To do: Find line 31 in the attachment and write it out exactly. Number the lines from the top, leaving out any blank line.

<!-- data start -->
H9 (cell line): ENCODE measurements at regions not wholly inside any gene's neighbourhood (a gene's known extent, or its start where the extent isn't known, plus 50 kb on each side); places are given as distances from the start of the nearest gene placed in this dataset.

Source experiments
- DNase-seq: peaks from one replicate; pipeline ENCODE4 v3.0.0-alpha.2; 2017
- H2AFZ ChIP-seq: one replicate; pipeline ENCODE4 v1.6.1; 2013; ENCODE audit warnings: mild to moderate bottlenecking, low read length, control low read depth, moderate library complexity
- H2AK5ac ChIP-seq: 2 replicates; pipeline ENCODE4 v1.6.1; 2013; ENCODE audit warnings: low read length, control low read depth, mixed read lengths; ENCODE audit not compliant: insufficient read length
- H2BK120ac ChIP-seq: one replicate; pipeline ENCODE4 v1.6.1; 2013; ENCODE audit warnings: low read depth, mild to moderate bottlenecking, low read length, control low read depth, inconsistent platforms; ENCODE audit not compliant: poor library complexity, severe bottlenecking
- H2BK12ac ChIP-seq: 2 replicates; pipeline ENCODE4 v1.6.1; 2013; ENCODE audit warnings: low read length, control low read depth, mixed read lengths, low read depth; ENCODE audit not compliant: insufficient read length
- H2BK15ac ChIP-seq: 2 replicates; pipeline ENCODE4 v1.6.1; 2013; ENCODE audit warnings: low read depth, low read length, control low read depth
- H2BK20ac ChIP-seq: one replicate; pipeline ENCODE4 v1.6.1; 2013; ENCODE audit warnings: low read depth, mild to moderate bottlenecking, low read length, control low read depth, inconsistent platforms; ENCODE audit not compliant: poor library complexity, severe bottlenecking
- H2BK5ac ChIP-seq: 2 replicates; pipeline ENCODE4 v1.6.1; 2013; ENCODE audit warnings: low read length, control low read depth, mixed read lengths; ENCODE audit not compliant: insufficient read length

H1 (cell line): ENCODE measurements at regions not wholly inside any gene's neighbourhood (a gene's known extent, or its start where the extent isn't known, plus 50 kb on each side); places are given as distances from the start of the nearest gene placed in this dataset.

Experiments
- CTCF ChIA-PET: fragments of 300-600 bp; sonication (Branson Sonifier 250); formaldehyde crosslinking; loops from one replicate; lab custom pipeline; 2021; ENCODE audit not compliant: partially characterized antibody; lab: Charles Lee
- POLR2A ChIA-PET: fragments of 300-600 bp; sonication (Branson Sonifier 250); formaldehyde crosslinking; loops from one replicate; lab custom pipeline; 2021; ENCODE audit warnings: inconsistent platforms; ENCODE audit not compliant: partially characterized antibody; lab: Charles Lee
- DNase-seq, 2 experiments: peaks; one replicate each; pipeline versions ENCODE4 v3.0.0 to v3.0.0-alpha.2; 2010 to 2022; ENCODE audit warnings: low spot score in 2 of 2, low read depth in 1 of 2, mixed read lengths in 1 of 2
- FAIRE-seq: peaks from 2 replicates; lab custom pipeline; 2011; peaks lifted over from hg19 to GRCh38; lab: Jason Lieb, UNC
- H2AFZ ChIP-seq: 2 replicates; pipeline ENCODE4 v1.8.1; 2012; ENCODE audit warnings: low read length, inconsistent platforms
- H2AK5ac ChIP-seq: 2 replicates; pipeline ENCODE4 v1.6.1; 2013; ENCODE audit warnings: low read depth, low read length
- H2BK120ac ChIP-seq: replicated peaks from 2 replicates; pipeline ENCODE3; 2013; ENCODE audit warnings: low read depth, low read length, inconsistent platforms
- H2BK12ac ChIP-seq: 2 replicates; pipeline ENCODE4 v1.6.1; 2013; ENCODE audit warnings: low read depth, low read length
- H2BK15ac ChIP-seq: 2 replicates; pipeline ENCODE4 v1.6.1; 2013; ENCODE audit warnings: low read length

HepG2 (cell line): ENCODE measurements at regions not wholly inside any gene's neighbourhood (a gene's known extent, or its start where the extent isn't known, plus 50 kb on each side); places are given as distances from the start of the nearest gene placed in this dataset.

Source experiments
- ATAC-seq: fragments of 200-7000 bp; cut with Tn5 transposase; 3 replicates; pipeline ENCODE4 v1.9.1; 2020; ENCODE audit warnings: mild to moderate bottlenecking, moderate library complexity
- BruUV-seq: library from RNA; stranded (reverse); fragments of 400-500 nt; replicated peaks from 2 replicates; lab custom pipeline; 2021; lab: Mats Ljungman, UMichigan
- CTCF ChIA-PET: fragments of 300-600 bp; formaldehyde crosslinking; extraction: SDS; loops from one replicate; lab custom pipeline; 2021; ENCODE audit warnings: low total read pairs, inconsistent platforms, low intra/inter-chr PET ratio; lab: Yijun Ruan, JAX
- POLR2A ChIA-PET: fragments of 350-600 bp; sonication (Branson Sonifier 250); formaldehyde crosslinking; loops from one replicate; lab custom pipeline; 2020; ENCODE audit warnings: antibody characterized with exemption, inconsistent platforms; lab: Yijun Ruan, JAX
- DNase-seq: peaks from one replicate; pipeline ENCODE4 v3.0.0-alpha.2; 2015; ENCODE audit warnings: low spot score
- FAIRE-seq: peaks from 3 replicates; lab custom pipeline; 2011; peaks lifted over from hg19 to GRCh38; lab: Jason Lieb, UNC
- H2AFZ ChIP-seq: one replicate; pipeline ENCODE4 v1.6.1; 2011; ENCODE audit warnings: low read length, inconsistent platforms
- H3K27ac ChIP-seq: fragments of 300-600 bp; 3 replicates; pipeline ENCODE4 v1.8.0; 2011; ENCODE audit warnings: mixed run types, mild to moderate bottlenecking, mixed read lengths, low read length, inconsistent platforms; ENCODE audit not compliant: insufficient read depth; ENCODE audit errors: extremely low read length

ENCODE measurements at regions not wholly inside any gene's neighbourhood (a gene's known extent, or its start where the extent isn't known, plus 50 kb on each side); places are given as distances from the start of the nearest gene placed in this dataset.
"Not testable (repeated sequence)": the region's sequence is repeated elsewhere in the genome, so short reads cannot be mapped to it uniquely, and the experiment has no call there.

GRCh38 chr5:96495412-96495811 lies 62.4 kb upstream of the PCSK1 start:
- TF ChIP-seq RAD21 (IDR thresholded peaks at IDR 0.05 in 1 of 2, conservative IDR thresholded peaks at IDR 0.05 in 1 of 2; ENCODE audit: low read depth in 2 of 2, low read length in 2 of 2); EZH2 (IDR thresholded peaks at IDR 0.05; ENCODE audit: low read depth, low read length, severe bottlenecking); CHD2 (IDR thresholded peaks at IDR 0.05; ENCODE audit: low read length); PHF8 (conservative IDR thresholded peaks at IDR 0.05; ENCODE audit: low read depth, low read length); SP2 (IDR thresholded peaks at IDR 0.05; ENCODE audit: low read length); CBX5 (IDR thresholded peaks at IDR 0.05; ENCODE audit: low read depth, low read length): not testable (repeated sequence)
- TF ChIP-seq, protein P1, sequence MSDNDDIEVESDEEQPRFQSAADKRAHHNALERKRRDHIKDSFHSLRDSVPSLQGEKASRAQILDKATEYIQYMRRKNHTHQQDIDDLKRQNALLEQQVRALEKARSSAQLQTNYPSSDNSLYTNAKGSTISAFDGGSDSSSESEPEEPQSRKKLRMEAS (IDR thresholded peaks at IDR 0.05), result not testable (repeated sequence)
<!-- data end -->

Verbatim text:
- H3K27ac ChIP-seq: fragments of 300-600 bp; 3 replicates; pipeline ENCODE4 v1.8.0; 2011; ENCODE audit warnings: mixed run types, mild to moderate bottlenecking, mixed read lengths, low read length, inconsistent platforms; ENCODE audit not compliant: insufficient read depth; ENCODE audit errors: extremely low read length